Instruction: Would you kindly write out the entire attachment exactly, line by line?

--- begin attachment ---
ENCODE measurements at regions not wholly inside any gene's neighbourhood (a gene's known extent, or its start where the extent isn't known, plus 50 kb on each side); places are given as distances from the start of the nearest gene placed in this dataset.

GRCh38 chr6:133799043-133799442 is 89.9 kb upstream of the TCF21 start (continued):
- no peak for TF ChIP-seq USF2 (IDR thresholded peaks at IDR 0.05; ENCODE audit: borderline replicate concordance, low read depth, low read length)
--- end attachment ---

ENCODE measurements at regions not wholly inside any gene's neighbourhood (a gene's known extent, or its start where the extent isn't known, plus 50 kb on each side); places are given as distances from the start of the nearest gene placed in this dataset.

GRCh38 chr6:133799043-133799442 is 89.9 kb upstream of the TCF21 start (continued):
- no peak for TF ChIP-seq USF2 (IDR thresholded peaks at IDR 0.05; ENCODE audit: borderline replicate concordance, low read depth, low read length)